Posted in cell phones, digital citizenship, online safety, online security, parents and technology, privacy

Do You Think Monitoring Will Help With Online Safety?

If you think about using some type of product to monitor your child’s online activities and safety, the Mashable blog has just published information about four digital tools that may help you understand more about these types of products. Notice I use the word “may” because on the web nothing is for sure. The services, all with monthly payments, alert parents when something questionable is discovered, so they do more than simply monitor a home network.

The blog posting, written by Sarah Kessler and originally published by MyLife Scoop blog, refers to a Yahoo family survey finding that more than 70% of parents take at least some action to manage/monitor/limit their children’s online activities and presence. Check out what Kessler has to say about these four monthly subscription  services.

  1. SafetyWeb
  2. SocialShield
  3. AOL SafeSocial
  4. GoGoStat Parental Guidance.
Posted in answers to media questions, digital citizenship, digital photography, media literacy, parents and technology, privacy

Common Sense Media – Protecting Kids’ Privacy

Click to Visit Common Sense Media

Common Sense Media (CSM) is an advocacy group that I’ve noted a number of times on this blog. The group promotes media education rather than censorship and hands-on parent connections with their children’s media lives. President Obama mentioned CSM in his presidential campaign, lauding the organization’s “sanity not censorship” mission.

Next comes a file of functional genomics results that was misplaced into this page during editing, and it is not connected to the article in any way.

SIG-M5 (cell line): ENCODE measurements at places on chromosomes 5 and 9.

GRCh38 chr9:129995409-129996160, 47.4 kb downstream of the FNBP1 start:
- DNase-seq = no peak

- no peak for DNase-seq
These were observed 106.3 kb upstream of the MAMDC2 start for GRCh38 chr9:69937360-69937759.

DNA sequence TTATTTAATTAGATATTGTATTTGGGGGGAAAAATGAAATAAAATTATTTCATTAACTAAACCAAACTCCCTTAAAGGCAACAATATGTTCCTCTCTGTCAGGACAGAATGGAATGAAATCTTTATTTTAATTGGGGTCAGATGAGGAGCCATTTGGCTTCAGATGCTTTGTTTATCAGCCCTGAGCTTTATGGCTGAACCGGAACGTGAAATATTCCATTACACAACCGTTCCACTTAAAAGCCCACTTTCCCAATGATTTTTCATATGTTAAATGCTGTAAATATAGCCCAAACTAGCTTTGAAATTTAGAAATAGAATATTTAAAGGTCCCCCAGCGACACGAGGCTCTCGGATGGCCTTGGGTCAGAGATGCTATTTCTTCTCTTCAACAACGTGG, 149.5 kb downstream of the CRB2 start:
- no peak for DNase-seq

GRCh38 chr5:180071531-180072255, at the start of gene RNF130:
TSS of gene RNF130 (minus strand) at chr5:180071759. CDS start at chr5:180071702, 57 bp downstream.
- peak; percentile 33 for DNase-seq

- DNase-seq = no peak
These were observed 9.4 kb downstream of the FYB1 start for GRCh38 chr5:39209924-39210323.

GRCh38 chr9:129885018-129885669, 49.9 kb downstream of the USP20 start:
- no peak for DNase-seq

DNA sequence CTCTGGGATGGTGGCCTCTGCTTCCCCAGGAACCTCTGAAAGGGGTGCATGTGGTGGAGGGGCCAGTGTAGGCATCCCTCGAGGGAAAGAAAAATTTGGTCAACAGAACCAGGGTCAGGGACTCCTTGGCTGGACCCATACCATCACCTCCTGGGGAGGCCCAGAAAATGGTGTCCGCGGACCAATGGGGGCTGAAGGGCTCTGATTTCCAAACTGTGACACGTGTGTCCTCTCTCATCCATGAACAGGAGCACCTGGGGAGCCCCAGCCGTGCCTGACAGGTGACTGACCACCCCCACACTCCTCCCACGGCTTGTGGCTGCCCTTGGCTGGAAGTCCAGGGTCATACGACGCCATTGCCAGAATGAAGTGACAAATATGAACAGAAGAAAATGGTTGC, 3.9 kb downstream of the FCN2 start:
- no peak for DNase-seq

Currently Common Sense Media is focusing on privacy and kids with its Protect Our Privacy – Protect Our Kids campaign. The six goals of this effort, to which I’ve added a bit of additional explanation, include: Continue reading “Common Sense Media – Protecting Kids’ Privacy”

Posted in digital parenting, online security, parents and technology, privacy

Back-to-School Digital Reading #5: Your Child’s Privacy

Privacy is important for adults and children. Now an investigation has found that children who use well-known web sites are opening the door for small information-collecting programs called trackers to be installed on their computers.

In a September 17, 2010 article, The Wall Street Journal (WSJ) reported on its investigation into tracking technologies that are widely used by popular websites visited by children and adolescents. The article, On the Web Children Face Intensive Tracking, explains how investigators examined 50 popular children’s Internet sites to find out how much tracking occurs. They found that these sites install large numbers of tracking programs on personal computers without the knowledge of children and their parents.

Continue reading “Back-to-School Digital Reading #5: Your Child’s Privacy”